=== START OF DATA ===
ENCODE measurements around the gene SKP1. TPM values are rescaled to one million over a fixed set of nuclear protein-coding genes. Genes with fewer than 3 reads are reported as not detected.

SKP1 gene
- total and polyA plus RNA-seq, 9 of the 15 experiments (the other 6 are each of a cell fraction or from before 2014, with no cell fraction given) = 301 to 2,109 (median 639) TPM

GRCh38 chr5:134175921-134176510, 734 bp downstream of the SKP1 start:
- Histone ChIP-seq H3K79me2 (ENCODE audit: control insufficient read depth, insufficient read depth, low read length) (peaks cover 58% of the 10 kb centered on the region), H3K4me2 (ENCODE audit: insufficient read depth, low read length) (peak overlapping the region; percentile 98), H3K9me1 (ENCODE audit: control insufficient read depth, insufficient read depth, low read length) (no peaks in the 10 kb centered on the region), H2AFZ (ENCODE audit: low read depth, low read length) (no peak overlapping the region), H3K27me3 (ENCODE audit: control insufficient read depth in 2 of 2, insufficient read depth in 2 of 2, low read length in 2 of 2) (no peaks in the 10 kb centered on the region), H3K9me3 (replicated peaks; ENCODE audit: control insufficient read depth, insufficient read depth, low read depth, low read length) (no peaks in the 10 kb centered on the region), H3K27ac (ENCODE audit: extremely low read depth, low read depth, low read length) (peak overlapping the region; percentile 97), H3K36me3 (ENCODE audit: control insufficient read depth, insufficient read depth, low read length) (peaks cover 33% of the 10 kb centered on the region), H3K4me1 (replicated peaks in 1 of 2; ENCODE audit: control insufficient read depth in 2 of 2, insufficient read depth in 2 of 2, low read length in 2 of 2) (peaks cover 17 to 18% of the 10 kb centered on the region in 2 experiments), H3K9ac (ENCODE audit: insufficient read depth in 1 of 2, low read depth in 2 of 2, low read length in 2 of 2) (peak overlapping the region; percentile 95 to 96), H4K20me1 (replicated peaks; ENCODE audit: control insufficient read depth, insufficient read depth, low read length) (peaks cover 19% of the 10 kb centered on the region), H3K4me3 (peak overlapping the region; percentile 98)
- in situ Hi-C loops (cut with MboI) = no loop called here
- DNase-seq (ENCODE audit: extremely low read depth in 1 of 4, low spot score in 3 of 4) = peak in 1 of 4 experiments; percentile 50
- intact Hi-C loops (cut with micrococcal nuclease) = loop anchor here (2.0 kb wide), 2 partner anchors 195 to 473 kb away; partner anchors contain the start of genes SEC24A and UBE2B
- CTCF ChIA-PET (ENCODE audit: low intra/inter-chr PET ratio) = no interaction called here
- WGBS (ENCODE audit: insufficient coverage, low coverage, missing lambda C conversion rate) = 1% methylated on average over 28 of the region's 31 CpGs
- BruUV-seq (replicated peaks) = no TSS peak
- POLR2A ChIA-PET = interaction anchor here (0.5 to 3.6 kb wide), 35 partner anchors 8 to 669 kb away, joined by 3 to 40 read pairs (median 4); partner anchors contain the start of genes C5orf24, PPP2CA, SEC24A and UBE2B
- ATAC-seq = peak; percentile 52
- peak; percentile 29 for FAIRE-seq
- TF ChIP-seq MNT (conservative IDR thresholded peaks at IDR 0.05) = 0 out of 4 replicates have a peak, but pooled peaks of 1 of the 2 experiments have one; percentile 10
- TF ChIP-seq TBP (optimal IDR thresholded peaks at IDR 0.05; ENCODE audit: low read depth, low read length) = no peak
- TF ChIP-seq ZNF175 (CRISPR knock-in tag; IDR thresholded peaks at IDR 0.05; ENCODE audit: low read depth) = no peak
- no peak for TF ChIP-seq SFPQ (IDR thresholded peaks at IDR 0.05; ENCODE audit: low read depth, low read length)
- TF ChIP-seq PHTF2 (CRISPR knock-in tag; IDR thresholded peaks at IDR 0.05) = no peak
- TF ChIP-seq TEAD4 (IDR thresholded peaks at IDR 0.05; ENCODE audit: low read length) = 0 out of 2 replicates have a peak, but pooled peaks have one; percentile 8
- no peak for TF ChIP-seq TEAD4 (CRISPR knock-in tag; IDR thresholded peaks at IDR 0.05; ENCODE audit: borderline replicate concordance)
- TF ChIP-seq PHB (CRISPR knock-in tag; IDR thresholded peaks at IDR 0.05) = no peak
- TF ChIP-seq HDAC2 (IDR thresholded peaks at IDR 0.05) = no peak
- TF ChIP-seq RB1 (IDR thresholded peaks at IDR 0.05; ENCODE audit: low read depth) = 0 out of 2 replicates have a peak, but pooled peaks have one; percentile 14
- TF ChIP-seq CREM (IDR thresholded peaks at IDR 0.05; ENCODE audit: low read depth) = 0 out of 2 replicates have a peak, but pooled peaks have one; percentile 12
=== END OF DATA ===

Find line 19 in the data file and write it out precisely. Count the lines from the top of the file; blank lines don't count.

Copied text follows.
- TF ChIP-seq PHTF2 (CRISPR knock-in tag; IDR thresholded peaks at IDR 0.05) = no peak